Due to the fact that people can seek treatment wherever they like for a low cost, many clinics attract a high number of patients. The actual time spent with the doctor is short, and so may feel very rushed for people who are used to the more leisurely type of consultation that is common overseas. As a result, it can also be difficult to squeeze in time to ask questions. To make the most of the consultation, Yajima suggests jotting down any questions in advance.
Many specialized departments at bigger hospitals have rosters with several different doctors, depending on the day of the week. Yajima said that the Japanese approach to longitudinal care is directly tied to the nature of the medical system—namely having lots of short consultations that are very cost-effective. A patient may be referred to other doctors with more expertise if the person requires specialized treatment. But for those seeking ongoing treatment, once they find a preferred physician, she advises timing visits in order to continue seeing the same doctor on a regular basis.
When people from different backgrounds come together in the workplace, cultural misunderstandings are bound to arise, and the topic of health care is no exception. Yajima remembers one case particularly clearly.
"An American employee was advised to lose weight following a company medical check. She subsequently lost around 20 kilograms but was then left with folds of loose skin, and so wanted to have it taken care of with surgery," Yajima recalled. "This surgery isn't readily available in Japan, and so she decided to go to the U.S. and asked her company for medical leave.
Since her company didn't regard the surgery as a valid health concern, her leave was denied. She felt like she was being unfairly treated, since the reason she needed the surgery was a direct result of the medical advice she had received through the company."
According to Yajima, such cultural misunderstandings can become a catalyst for mental anxiety and stress.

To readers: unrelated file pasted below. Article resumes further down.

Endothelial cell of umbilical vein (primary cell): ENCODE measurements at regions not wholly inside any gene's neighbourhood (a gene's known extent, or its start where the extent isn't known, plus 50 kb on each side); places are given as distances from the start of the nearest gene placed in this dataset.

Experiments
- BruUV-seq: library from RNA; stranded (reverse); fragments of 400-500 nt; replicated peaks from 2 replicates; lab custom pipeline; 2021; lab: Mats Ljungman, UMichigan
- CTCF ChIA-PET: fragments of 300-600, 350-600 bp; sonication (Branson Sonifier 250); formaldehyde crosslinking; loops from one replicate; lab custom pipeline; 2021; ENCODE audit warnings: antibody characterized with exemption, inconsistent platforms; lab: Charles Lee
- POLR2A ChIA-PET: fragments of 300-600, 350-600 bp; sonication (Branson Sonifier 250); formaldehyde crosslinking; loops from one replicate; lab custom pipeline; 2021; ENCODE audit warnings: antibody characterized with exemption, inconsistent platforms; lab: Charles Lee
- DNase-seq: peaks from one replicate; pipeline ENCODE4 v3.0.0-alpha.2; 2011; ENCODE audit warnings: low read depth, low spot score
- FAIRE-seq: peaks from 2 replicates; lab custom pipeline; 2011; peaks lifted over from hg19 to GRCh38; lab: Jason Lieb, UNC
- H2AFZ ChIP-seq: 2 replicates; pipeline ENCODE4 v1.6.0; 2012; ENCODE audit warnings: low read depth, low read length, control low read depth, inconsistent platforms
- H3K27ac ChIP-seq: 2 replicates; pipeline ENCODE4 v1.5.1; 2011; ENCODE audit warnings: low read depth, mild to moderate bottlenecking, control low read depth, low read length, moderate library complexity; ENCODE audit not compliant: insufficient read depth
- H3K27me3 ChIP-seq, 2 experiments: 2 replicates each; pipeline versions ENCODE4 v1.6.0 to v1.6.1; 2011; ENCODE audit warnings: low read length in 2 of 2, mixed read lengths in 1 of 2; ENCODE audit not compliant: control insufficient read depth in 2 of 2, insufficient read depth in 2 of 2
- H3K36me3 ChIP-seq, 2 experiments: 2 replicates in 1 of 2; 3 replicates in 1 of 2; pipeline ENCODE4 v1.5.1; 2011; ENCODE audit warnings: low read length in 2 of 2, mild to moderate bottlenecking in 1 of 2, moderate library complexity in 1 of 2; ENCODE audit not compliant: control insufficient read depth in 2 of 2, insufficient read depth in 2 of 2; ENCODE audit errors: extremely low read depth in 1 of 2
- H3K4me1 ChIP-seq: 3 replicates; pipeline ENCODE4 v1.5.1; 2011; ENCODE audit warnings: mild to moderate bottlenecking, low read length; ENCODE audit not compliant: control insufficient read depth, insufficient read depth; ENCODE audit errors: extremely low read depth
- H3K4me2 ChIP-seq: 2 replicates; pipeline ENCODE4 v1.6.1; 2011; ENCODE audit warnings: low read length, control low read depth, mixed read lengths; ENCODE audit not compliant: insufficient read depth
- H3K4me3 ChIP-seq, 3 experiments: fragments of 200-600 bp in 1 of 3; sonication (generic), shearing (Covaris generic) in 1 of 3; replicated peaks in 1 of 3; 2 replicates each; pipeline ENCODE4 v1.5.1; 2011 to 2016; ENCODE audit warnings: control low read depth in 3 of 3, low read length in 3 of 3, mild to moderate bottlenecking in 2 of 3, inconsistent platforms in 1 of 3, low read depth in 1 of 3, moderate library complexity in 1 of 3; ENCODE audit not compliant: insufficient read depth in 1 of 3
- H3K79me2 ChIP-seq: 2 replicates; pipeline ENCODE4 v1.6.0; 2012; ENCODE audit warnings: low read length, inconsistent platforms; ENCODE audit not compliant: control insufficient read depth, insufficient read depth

This is where medical professionals with multicultural experience can play a critical role. The physicians and nurses at Doctor's Healthcare are well versed in the various issues facing employees. In addition to physical health, since around 2000, Japan has also been devoting more attention to mental well-being. "Issues like depression in the workplace are increasing in Japan, and that has become a key area for our firm," said Yajima.
Based on her experiences with client companies, Yajima pointed out that something as simple as an employee making a medical request to their employer may lead to discord. Japanese usually adopt an indirect communication style, while many non-Japanese come from cultures where direct communication is valued. As a result, what would seem like an innocuous, straightforward request from a foreign subordinate can feel demanding to a Japanese boss, leading to mental health issues down the road. Understanding different cultures and having more communication will help ease anxieties on both sides, according to Yajima.
Dealing with the coronavirus
The coronavirus pandemic has had an immense effect on all of us. If a foreign national suspects they have been exposed, what should they do? "Start by checking in with the health professional you normally see, or with your ward or city's health department. They will be able to advise you," Yajima said. On the topic of a future vaccine, she fully expects it will be made available to everyone in Japan, irrespective of nationality.